Living in Edgewater, Miami, FL: 2021 Neighborhood Guide
As its name indicates, Edgewater is a small coastal slice of mainland Miami, covering about 1.68 square miles. It lies between Midtown and the Upper East Side to the north and downtown Miami to the south. North 17th Street, North 37th Street, and the Florida East Coast Railway form its inland borders. Its official eastern border lies a few miles out in the Intracoastal Waterway because the district also has jurisdiction over Pace Picnic Island, about 3/4 mile offshore.
The population density is comparatively high, with just over 15,000 residents, according to the 2010 census. Although Edgewater enjoys eastern Florida’s balmy climate, it does not have a beach or boardwalk.
Lifestyle and Culture
High-density urban living is the predominant mode in Edgewater. Most citizens rent their homes, and many are young professionals at the start of their careers. There is a vibrant social scene with many bars, restaurants, and cafes. Schools are generally above average, and the neighborhood has been voted the second-best place to live in Miami (after Brickell) by Niche.com.
Although there isn’t a boardwalk, Miami’s beaches and downtown hotspots are all within easy reach of Edgewater, making this a compelling place to live. Hyper-expensive condo developments line the waterfront (one boasts an $8.6 million penthouse) with more affordable accommodation inland. The high-rise condos have unleashed a wave of gentrification, with all the contradictions that term implies, but more down-to-earth places can be found to while away an evening or an idle Sunday.
Neighborhood bodegas, cafes, and thrift stores contrast dramatically with the high-rises behind them, and Edgewater does feel like a place in transition. However, it does offer variety, a high standard of living, and excellent proximity to both beach and city center highlights.
Things to Do
The National Young Arts Foundation (also called the Bacardi Building). Credit: Marc Averette
National Young Arts Foundation
With its blue and white tiled murals of birds and plants, the NYAF is an unmistakable local landmark in Edgewater. In 2012, the Foundation relocated to what was the Bacardi rum company HQ and museum. The organization continues its mission to identify and nurture emerging artists in the visual, literary, and performing arts. Every year, NYAF runs a competition where young artists from all over the US come to Miami to compete for scholarships and continuing support.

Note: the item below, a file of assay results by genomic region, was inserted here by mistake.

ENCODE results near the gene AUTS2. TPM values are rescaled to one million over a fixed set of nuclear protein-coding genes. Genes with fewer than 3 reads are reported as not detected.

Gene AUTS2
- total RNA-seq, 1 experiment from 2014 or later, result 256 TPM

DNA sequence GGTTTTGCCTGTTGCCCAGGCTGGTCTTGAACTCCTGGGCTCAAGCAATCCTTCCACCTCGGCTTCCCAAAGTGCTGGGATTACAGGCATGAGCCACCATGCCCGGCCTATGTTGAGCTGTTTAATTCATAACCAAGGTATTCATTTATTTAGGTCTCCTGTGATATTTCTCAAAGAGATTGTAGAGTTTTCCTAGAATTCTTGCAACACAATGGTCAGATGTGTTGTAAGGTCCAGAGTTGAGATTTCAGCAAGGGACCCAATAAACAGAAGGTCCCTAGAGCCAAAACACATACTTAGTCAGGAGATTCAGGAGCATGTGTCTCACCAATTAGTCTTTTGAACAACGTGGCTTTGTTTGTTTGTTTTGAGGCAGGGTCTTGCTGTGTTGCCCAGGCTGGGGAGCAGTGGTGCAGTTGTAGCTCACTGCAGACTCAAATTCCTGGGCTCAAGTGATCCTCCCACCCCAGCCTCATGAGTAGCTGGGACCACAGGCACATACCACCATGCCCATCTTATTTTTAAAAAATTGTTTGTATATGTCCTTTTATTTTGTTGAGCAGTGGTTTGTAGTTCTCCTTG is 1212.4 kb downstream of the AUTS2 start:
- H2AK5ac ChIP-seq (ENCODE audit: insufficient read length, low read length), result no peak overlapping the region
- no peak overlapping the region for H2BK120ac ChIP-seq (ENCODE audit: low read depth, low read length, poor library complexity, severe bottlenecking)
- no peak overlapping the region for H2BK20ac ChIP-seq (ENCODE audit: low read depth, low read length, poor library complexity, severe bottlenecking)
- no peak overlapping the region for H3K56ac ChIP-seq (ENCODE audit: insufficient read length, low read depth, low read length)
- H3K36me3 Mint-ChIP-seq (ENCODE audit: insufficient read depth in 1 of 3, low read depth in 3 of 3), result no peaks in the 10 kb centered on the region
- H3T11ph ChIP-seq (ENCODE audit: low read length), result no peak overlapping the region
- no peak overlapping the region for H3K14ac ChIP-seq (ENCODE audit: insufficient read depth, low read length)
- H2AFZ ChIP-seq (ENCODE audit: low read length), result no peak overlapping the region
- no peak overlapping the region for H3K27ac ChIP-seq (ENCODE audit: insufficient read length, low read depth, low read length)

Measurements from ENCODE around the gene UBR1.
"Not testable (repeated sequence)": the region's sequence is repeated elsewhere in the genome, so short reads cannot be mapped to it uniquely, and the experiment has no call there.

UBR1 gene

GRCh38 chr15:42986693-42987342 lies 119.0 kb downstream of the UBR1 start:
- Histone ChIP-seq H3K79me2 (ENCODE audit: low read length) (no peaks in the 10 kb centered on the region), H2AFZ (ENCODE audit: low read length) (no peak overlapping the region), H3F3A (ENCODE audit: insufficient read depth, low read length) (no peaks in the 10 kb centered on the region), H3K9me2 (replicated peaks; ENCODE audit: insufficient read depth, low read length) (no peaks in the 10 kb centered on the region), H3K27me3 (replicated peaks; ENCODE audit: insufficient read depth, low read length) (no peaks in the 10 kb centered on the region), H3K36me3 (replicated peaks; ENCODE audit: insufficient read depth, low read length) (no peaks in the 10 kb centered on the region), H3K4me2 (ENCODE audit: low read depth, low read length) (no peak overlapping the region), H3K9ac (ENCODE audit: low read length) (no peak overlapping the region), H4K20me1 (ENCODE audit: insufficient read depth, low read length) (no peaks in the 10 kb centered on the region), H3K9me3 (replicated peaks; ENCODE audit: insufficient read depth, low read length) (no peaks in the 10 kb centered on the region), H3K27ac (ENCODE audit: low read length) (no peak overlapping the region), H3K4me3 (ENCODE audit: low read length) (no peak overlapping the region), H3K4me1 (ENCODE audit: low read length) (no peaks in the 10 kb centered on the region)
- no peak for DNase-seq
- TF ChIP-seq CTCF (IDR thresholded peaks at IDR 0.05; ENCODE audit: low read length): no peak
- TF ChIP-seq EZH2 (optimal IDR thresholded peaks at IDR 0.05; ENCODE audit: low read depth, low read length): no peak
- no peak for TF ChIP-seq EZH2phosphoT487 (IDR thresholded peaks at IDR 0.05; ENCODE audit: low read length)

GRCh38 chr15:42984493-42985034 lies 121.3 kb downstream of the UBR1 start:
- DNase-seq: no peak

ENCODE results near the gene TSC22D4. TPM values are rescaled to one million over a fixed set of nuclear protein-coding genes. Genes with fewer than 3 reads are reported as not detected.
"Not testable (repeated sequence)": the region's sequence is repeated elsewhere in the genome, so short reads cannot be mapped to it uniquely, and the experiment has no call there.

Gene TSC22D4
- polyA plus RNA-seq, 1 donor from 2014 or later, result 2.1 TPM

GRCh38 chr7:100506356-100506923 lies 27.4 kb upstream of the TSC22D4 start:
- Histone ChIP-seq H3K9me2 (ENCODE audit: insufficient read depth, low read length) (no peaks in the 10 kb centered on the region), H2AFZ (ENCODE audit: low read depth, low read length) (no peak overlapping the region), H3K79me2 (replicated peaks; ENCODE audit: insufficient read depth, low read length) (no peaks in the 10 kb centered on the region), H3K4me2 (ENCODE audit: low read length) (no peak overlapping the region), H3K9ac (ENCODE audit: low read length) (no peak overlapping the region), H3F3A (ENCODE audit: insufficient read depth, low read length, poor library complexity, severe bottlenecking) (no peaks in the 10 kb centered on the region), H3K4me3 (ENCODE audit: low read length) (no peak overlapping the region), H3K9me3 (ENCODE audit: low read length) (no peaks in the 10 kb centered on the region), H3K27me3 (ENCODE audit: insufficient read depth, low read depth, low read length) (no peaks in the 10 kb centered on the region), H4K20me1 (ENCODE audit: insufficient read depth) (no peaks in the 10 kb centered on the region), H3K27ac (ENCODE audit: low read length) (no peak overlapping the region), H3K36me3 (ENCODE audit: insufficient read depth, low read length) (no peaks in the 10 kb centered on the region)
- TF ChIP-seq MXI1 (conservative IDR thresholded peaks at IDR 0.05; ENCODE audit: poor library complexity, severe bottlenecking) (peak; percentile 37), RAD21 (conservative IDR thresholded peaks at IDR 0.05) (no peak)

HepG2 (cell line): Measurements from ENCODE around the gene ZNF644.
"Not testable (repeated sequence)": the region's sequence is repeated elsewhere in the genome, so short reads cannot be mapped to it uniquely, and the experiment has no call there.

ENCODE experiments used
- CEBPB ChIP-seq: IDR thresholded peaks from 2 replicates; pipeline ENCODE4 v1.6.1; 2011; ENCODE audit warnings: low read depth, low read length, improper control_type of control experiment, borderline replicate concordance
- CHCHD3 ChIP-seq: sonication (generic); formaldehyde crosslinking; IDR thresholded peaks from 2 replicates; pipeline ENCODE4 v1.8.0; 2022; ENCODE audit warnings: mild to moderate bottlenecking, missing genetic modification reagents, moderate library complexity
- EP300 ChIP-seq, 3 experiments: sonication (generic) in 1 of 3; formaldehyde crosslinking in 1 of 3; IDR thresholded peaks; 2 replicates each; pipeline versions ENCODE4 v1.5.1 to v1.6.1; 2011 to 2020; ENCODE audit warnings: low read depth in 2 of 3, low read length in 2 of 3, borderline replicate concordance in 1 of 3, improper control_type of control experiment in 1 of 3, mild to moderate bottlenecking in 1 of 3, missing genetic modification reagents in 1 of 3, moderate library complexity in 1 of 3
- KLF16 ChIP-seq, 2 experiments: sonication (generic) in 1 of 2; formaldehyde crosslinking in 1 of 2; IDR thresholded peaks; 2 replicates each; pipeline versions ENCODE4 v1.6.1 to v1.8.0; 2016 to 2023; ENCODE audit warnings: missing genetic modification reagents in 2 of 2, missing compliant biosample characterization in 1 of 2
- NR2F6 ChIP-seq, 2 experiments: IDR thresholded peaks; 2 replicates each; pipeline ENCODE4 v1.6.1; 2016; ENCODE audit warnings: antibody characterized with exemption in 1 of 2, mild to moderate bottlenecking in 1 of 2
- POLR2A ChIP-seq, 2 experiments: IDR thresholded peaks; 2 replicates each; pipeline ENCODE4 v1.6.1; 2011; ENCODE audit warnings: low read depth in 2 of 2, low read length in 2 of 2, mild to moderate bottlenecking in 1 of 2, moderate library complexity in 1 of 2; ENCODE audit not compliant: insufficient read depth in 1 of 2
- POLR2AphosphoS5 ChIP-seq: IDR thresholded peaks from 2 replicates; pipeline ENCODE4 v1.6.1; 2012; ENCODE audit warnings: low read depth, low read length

The Foundation has an art gallery that is open to the public and hosts talks, performances, and screenings, many of which are alumni-only. However, the building itself, listed in the National Register of Historic Places, is worth a visit for its murals and modernist architecture.
Midtown Shopping and Design District
Head to Midtown for all your high street brands, then cross the I-195 and tour Miami’s Design District, which is a nexus of cultural businesses, including over 130 art galleries, showrooms, fashion boutiques, architects’ offices, antique dealerships, restaurants, and bars.
It’s a feast for the eyes (and stomach) and can easily be reached from Edgewater via a short stroll or drive north along NE 2nd Avenue. Pass under the interstate, and you’ll soon find yourself in this chic little neighborhood. Art lovers can visit the Institute of Contemporary Arts (ICA) and, directly opposite, the flamboyant Museum Garage, where a multi-story car park meets an explosion in a toy store (honestly, it has to be seen to be believed).
Tour by Bike
Miami can be fun to explore on foot, but it really comes into its own if you can travel a little faster without having to worry about parking. To discover more of the neighborhood, rent a bike from the popular City Bikes, a local business with three locations in Florida, including one at 2801 Biscayne Boulevard.
City Bikes service triathletes and sell some spectacular top-of-the-range machines, but you can also rent a tourer quite reasonably to explore the city. Further afield, popular bike trails in Miami-Dade County include the Oleta State River Park, the Rickenbacker Trail, including incredible views from the spectacular bridge, and the Black Creek Trail from Biscayne Bay.
Every Saturday between 11 am and 6 pm at 2500 NE 2nd Avenue, you’ll find the Midtown Market. Specializing in organic and locally grown produce, this local institution is popular for healthy, provender, and tasty treats.